The maps that were developed from the study show that most modern groundwater is found in tropical and mountainous regions. Some of the largest reservoirs can be found in the Amazon basin, the Congo, Indonesia, the Rocky Mountain regions of North and Central America, and the Western Cordillera of South America.

Unsurprisingly, the maps show that arid regions, such as the Sahara desert, have the least amount of modern groundwater. The researchers did note that high northern latitudes were excluded from the data because of inaccurate satellite measurements, but they think that because the region is covered in permafrost, which doesn’t allow for much groundwater storage, it won't significantly affect the estimates of total groundwater.

With growing global demand for water, the new study could have important implications for water managers, policy developers and scientists who may need to better manage groundwater resources in a sustainable way, Gleeson said. "Since we now know how much groundwater is being depleted and how much there is, we will be able to estimate how long [it will be] we run out," he said.

Follow Elizabeth Newbern @liznewbern. Follow Live Science@livescience, Facebook & Google+. Original article on Live Science.

Thursday, December 10, 2015

Marie Tharp: Mapping the Ocean Floor

Original post by:  Brooke Jarvis
Friday, December 4, 2015 at 5:00 AM

Without ever setting sail, Marie Tharp mapped the ocean floor and made a discovery that shook the foundations of geology. So why did the giants of her field dismiss her findings as "girl talk"?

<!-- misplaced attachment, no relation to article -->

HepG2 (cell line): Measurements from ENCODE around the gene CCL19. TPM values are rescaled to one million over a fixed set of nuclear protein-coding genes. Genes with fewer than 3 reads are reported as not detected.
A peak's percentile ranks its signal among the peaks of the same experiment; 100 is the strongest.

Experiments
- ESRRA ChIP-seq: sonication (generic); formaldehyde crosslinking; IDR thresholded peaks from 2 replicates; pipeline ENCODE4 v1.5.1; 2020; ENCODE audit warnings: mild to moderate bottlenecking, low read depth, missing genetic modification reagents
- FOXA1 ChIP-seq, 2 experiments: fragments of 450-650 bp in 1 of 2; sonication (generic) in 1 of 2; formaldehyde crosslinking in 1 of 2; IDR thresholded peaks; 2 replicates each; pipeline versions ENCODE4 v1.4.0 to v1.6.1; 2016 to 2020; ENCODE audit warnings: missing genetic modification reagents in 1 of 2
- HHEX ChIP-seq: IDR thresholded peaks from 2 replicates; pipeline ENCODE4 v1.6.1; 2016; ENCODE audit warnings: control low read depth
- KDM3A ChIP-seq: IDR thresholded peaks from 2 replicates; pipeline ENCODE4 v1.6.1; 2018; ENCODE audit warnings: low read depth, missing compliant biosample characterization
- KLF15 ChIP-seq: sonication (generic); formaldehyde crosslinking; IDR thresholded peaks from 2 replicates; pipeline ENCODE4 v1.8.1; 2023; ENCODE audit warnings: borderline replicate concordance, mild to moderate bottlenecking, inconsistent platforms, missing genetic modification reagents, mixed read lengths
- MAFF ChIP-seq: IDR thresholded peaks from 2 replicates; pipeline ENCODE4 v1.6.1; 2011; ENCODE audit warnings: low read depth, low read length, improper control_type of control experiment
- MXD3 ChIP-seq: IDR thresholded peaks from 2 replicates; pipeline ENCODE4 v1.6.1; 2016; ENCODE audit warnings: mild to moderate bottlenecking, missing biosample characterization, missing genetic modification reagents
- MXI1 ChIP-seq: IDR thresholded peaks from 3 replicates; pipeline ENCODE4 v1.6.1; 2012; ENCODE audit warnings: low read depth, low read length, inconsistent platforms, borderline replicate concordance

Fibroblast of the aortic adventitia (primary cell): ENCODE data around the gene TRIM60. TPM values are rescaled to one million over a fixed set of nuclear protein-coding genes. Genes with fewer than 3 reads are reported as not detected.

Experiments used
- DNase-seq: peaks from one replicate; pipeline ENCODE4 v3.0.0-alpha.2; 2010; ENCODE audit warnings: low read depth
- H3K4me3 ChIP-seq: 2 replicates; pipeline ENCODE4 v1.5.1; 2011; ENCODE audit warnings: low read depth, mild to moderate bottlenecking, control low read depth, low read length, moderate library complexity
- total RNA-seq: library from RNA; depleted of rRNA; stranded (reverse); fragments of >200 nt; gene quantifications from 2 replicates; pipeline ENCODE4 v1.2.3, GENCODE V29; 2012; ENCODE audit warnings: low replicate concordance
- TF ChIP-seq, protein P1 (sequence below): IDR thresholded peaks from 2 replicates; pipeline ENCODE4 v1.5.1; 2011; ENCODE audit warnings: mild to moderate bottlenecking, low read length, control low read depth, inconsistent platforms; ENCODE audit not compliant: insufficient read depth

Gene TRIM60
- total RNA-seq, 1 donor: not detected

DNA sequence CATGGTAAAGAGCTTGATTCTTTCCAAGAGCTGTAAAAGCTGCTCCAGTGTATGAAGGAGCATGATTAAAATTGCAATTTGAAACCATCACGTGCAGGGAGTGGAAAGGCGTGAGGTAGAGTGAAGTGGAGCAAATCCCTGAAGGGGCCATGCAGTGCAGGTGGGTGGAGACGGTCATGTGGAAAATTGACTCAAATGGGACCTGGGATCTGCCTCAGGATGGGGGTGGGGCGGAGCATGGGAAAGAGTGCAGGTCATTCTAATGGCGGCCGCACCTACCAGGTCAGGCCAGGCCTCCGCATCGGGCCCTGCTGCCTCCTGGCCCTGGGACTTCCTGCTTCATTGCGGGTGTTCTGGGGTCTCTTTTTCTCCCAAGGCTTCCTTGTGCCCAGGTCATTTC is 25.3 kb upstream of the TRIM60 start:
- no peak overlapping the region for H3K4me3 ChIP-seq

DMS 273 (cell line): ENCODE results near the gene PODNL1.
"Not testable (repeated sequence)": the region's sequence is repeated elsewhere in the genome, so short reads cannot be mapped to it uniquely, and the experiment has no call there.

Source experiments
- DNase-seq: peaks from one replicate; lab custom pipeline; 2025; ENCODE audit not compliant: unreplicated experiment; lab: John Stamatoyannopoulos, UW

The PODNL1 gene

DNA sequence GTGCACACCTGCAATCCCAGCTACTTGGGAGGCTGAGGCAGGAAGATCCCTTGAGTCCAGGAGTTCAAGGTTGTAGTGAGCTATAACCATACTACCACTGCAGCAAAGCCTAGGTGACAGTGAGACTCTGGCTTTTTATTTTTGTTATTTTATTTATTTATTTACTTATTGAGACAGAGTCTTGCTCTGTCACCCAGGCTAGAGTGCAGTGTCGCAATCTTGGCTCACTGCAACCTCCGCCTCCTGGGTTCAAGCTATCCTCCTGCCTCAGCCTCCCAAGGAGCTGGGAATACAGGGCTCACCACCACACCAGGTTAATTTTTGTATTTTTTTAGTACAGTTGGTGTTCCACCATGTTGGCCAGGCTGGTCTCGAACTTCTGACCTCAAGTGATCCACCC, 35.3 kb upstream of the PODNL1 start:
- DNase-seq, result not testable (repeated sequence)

Marie Tharp spent the fall of 1952 hunched over a drafting table, surrounded by charts, graphs, and jars of India ink. Nearby, spread across several additional tables, lay her project—the largest and most detailed map ever produced of a part of the world no one had ever seen.

For centuries, scientists had believed that the ocean floor was basically flat and featureless—it was too far beyond reach to know otherwise. But the advent of sonar had changed everything. For the first time, ships could “sound out” the precise depths of the ocean below them. For five years, Tharp’s colleagues at Columbia University had been crisscrossing the Atlantic, recording its depths. Women weren’t allowed on these research trips—the lab director considered them bad luck at sea—so Tharp wasn’t on board. Instead, she stayed in the lab, meticulously checking and plotting the ships’ raw findings, a mass of data so large it was printed on a 5,000-foot scroll. As she charted the measurements by hand on sheets of white linen, the floor of the ocean slowly took shape before her.

Tharp spent weeks creating a series of six parallel profiles of the Atlantic floor stretching from east to west. Her drawings showed—for the first time—exactly where the continental shelf began to rise out of the abyssal plain and where a large mountain range jutted from the ocean floor. That range had been a shock when it was discovered in the 1870s by an expedition testing routes for transatlantic telegraph cables, and it had remained the subject of speculation since; Tharp’s charting revealed its length and detail.

Her maps also showed something else—something no one expected. Repeating in each was “a deep notch near the crest of the ridge,” a V-shaped gap that seemed to run the entire length of the mountain range. Tharp stared at it. It had to be a mistake.

She crunched and re-crunched the numbers for weeks on end, double- and triple-checking her data. As she did, she became more convinced that the impossible was true: She was looking at evidence of a rift valley, a place where magma emerged from inside the earth, forming new crust and thrusting the land apart. If her calculations were right, the geosciences would never be the same.